Villaraigosa Responds to Supervisors 'No' Vote on Transit Tax
Photo by Ensie via Flickr
The LA County Board of Supervisors voted not to put Metro's proposed half-cent sales tax increase that would raise $30 to $40 billion towards mostly public transit projects on the ballot in November. It could still be voted on, just via a separate (and confusing) ballot process (as Steve Hymon notes, remember Super Tuesday's "double bubble" trouble?). And it would cost millions.
"Either the taxpayers will be stuck with costly legal bills resulting from the MTA’s litigation against the County on this matter, or the taxpayers will be on the hook for an additional $3 million required to run a confusing dual-ballot election in November - which would create a logistical nightmare certain to disenfranchise untold thousands of County voters," Mayor Villaraigosa wrote in a letter to the board urging them to reverse their decision (the full letter i posted below).
Fifth District County Supervisor Mike Antonovich was one of the dissenting votes yesterday. However, an inside source tells LAist that the supervisor is blaming Villaraigosa "for not lobbying harder to get a third Supervisor to vote yes." Antonovich wanted the tax to be more evenly spread across the county instead of a heavy emphasis going towards the Westside with the Mayor's "Subway to the Sea" campaign promise and the Expo Phase II project. Too bad he doesn't understand that the less cars driving in the city's most dense part means less cars for his constituents to battle when they drive in the region. Just some butterfly effect food for thought.
Full letter to County Supervisors from Mayor Villaraigosa
Honorable Supervisors: I am writing to urge you to reconsider your vote today regarding the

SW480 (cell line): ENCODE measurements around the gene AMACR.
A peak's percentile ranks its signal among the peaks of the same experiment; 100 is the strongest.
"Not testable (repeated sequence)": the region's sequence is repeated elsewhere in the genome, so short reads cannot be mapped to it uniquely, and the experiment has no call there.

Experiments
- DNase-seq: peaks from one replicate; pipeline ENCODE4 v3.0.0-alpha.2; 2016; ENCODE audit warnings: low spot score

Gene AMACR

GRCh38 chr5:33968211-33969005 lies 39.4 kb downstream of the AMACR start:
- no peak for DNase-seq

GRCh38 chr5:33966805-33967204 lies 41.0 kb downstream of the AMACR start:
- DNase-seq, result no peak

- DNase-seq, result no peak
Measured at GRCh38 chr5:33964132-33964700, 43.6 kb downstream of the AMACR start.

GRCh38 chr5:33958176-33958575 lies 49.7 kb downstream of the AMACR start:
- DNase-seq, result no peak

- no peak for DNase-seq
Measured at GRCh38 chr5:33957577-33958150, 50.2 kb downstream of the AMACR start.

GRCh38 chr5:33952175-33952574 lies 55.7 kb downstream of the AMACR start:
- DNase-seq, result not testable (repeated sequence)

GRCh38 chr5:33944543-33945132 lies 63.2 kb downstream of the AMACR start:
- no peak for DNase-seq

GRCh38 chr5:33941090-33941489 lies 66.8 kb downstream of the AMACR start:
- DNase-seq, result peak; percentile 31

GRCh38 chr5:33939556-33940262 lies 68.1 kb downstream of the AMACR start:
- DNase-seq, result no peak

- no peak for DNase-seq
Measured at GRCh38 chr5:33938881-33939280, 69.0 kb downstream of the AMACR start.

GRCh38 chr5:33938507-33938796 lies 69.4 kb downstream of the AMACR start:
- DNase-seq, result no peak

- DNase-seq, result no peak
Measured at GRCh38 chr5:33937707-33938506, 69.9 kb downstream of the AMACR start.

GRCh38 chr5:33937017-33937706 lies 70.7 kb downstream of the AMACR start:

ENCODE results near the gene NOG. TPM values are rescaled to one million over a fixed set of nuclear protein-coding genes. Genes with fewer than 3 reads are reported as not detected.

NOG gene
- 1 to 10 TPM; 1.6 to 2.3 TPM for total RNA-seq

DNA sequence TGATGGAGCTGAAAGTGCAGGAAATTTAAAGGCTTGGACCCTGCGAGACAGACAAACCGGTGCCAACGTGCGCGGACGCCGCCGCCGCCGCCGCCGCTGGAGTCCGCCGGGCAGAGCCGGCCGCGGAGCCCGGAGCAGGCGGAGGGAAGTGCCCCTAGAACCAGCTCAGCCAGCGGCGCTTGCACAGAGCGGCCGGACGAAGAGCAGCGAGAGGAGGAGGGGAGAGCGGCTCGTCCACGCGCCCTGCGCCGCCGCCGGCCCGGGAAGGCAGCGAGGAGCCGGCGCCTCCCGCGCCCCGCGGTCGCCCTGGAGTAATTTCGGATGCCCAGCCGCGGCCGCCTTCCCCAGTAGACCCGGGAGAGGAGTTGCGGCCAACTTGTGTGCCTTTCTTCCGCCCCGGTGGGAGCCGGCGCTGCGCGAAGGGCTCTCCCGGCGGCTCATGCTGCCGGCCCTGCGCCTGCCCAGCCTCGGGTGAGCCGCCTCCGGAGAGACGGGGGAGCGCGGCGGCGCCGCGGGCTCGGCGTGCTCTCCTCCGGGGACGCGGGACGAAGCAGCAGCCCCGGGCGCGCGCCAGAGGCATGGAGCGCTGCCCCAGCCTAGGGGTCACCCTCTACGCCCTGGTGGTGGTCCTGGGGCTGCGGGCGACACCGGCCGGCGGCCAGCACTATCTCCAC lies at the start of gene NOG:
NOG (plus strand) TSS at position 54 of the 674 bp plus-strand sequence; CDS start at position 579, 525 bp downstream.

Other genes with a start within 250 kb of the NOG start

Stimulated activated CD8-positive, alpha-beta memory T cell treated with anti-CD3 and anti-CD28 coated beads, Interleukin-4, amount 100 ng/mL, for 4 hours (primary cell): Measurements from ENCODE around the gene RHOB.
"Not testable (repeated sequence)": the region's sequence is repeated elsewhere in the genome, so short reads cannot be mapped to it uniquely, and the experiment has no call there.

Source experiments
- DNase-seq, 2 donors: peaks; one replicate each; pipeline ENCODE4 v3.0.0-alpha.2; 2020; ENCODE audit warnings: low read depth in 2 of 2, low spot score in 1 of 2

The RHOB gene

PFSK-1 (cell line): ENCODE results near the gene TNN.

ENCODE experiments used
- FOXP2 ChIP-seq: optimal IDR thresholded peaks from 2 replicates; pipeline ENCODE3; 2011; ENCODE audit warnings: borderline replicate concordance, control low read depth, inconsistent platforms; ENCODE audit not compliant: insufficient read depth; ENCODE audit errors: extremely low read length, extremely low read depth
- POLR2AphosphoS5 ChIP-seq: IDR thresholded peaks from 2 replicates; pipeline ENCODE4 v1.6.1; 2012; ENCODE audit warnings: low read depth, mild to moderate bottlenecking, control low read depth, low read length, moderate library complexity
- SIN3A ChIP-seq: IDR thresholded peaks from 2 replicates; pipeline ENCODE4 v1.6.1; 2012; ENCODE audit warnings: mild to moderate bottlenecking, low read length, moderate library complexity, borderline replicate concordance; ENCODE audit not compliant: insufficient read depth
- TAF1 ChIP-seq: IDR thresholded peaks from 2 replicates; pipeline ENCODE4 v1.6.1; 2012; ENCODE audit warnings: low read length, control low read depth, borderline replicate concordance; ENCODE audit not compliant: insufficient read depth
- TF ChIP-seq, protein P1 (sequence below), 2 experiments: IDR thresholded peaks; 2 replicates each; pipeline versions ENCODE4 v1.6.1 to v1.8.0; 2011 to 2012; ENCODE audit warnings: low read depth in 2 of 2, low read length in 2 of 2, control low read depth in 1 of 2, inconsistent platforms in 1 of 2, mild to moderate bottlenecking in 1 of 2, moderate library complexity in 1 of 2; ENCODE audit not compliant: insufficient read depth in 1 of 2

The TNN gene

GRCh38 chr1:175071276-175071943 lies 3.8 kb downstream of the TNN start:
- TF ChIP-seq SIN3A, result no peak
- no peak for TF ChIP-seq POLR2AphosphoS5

countywide half cent transportation sales tax approved for the November
4, 2008 ballot by the Los Angeles County Metropolitan Transportation
Authority (MTA) Board of Directors last month. Specifically, I am
urging that you place the MTA measure on a consolidated ballot on
November 4, 2008.
There is simply no legitimate basis for failing to consolidate the
November ballot. No matter how you cut it, the taxpayers and voters
will be the ultimate losers if the Board refuses to place the MTA
measure on the general election ballot.
Either the taxpayers will be stuck with costly legal bills resulting
from the MTA's litigation against the County on this matter, or the
taxpayers will be on the hook for an additional $3 million required to
run a confusing dual-ballot election in November - which would create a
logistical nightmare certain to disenfranchise untold thousands of
I think we all agree that our long-term transportation needs require
significant public investment in mass transit alternatives. The MTA
sales tax measure is a down payment toward the many transit and highway
improvements this County needs to support our economy, our environment,
the needs of the transit dependent and an overall high quality of life
for the people we represent.
The people of Los Angeles County should have the right to decide for
themselves whether they want to invest in their future. And the most
transparent and cost-effective way to do that is through a consolidated
November 4, 2008 ballot.
I am optimistic that you will reconsider your vote and consolidate the
MTA measure with November's general election ballot.
ANTONIO R. VILLARAIGOSA